6. One of the men who created the trouble yesterday was again tied up. This time he was placed on his back with his feet tied on either side of a big stump, where he remained till the spirits left him. These men are recruits and have not yet had their breaking-in.

7. John Craig and John G. Ganson reached the regiment to-day and will be assigned to Company E. Lieutenant Colonel Warner, who has been for some time past in command of the Third Ohio, has returned to the regiment and will be in command. M. L. Stratton and Isaac Green visited the battlefield of Chickamauga to-day, and this evening have much to say of what they saw. The quarters of Company K were partially destroyed by fire.

9. Henry Dewitt and I went to Chattanooga on some business. Sent $30 to Mrs. A. Cleveland for Lieutenant Geo. H. Lippincott.

11. D. H. Chatfield, who has been on recruiting service in Ohio since October, joined his company to-day. He left a corporal, but returns a second lieutenant. The duties of the day closed with dress parade, prayer meeting and a dance.

15. The chaplain, assisted by a number of the soldiers, has erected a bower church by planting a lot of pine bushes in a square, about 25 by 25 feet. A brush roof is constructed over the whole, which gives it a verdant, cozy appearance. Meetings of considerable interest are being held here of evenings. Half mile southeast of us stands McAfee's Chapel, a former place of worship. This building is now full of army stores, consisting of bread, meat, coffee, salt, candles, kraut, vinegar, and whisky. Captain Orr has charge of these supplies.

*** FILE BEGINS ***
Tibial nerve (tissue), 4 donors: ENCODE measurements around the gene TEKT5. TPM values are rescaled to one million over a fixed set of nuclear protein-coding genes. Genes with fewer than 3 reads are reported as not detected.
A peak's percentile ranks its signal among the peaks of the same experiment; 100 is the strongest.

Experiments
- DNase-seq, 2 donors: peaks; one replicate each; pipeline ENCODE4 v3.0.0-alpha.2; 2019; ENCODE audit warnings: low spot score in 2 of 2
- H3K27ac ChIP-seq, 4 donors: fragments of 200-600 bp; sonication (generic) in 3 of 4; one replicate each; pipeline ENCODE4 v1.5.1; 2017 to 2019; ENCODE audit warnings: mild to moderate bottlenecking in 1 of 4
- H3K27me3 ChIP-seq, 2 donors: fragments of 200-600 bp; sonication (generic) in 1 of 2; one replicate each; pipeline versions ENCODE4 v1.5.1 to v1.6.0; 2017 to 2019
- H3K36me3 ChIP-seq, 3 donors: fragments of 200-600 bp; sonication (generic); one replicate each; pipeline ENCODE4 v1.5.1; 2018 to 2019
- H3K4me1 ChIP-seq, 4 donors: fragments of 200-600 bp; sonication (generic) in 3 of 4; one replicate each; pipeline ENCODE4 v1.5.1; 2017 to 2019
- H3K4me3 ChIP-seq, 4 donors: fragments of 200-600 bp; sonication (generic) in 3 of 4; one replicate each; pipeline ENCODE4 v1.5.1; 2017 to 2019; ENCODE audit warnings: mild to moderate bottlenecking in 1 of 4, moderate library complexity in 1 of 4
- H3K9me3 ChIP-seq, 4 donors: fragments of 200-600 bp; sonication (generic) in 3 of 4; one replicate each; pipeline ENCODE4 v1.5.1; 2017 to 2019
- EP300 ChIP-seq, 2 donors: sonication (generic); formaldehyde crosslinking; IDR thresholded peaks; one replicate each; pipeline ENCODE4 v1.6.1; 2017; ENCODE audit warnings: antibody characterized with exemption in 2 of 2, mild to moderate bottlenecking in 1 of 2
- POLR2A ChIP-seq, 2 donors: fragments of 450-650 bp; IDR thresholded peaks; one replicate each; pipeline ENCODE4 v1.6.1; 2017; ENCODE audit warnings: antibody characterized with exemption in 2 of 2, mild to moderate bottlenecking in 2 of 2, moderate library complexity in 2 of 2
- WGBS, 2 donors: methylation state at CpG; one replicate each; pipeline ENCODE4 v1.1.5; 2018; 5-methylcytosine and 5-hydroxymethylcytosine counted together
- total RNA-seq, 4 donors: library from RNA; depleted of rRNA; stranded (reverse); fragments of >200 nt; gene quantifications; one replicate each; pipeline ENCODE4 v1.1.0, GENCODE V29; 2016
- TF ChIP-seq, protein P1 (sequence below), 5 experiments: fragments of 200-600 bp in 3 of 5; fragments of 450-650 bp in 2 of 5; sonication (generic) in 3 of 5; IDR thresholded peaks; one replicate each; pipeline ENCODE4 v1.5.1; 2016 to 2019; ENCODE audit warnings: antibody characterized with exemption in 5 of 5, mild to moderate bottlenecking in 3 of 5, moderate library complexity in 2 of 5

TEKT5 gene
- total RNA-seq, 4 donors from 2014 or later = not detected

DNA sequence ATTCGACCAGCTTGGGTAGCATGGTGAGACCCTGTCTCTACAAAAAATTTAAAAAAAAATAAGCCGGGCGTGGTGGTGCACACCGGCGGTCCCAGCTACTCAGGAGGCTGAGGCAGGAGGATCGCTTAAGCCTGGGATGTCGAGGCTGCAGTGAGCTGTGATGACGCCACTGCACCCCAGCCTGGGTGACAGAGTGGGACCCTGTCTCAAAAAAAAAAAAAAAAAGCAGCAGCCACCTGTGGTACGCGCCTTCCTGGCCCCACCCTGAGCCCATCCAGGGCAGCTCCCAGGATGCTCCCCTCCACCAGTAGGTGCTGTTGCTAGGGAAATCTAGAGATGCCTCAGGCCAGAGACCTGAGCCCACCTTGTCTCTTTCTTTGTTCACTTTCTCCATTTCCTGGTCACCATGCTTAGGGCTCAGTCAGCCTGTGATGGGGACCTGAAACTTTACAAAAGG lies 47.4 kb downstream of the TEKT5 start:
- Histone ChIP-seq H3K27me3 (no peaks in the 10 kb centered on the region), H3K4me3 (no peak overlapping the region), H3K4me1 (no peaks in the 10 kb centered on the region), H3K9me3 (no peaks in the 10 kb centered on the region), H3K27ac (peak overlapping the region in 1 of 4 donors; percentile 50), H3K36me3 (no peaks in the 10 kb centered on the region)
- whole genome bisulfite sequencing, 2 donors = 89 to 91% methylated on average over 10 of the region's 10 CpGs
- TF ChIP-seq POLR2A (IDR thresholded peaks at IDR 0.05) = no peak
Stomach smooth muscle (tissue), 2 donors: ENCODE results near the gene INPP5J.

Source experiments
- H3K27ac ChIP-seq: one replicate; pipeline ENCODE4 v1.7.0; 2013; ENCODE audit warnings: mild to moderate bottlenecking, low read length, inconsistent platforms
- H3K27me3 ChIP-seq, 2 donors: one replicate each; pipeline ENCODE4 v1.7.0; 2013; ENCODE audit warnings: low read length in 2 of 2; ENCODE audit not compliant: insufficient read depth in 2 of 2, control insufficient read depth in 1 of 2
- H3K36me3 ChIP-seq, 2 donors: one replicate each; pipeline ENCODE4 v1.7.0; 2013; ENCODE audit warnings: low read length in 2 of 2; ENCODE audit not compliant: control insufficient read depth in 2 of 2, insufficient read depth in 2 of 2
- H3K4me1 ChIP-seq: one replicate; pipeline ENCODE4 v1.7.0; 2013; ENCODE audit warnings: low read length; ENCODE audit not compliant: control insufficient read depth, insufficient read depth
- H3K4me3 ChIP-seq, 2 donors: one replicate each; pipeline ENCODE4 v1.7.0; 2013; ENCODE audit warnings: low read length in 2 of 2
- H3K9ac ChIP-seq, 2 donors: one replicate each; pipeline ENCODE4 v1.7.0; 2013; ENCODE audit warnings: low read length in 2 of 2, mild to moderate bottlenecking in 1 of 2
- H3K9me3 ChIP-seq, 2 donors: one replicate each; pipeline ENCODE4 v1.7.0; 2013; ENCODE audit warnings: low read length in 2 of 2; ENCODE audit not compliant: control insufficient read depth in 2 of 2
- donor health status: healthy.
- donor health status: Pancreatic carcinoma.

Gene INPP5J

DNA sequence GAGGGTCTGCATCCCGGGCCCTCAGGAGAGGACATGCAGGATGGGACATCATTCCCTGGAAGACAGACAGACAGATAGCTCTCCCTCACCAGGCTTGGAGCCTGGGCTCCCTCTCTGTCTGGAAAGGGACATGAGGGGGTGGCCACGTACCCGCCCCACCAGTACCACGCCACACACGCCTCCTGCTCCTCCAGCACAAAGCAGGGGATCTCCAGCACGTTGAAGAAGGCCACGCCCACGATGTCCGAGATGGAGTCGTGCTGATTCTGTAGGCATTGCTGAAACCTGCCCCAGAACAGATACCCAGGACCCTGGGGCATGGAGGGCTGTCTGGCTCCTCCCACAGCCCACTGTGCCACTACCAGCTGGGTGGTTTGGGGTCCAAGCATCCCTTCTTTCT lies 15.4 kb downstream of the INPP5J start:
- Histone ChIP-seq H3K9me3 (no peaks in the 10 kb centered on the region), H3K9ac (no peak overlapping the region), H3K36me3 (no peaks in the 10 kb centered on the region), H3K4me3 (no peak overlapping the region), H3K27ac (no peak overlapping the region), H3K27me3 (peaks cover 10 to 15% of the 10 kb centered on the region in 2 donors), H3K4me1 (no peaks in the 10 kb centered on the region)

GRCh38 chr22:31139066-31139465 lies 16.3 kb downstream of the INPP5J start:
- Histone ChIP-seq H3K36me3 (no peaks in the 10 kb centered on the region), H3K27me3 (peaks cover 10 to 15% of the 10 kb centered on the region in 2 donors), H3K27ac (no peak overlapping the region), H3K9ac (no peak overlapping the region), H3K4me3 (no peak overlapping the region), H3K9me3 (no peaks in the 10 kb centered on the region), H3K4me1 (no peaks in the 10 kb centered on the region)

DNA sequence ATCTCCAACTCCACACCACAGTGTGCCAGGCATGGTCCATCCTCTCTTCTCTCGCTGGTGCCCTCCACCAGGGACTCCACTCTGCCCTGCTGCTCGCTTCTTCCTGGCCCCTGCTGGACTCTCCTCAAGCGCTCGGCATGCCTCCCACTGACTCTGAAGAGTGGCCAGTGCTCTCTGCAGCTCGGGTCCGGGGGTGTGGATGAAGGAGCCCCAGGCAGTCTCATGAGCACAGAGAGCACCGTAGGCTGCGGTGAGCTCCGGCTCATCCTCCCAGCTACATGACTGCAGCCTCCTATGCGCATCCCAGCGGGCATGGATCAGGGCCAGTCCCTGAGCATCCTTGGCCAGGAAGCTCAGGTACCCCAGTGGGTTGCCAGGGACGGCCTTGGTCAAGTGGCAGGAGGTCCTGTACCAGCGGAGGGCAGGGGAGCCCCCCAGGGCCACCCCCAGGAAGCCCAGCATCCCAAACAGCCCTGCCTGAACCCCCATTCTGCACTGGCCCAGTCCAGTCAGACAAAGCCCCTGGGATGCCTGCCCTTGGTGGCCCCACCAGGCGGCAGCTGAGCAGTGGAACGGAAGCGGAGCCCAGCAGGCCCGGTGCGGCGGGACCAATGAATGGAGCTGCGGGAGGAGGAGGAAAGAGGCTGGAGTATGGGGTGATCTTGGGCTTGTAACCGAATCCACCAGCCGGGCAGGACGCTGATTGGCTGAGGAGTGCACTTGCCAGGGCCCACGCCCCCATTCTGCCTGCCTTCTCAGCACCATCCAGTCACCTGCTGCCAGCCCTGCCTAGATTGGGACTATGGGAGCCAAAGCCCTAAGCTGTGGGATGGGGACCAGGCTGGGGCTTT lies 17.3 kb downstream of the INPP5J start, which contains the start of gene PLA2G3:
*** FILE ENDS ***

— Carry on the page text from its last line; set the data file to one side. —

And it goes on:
16. Captain Chas. P. Garman and Lieutenants Crouse and Duncan returned to duty to-day, having been at home on furlough for some time.

17. Robert Doak of the Sixty-sixth, Bennett and Hunter of the Second-all Champaign county boys--visited friends in our regiment. The Second is at Graysville.

26. The time drags heavily. During the past ten days the monotony of duties has been almost distressing. However, we are that much nearer the end of the war, and that much nearer our respective destinies. General Davis, our division commander, has issued an order prohibiting enlisted men from wearing boots in our future movements. Fortunately for me I sold to Lieutenant Kile my $8 boots some days ago, but Green has an expensive pair on hands (feet), which he says will not be thrown away to comply with the order of anybody. Many of the men have boots that have cost high prices, and to be compelled to abandon them and wear shoes will be next to an outrage.

I notice that General Davis wears boots. The weather for some time past has been warm and spring-like, and the men insist on drilling without their blouses. Of course this was not granted. Lieutenant Colonel Warner has ordered that all lights be extinguished in our quarters immediately after taps, and that no men be allowed to roam through camp at late hours.

All persons using profane and obscene language, or who are found creating disturbance in camp, are to be reported to their company commanders. This is as it should be, but some of the men complain loudly of it.

Springtime is upon us, but there has been no plowing done in all this country, nor will there be. The farmers are nearly all from home; those who are at home have no teams nor seed. The citizens have been getting their living of our government for months. When the army goes forward from here their case will be pitiable.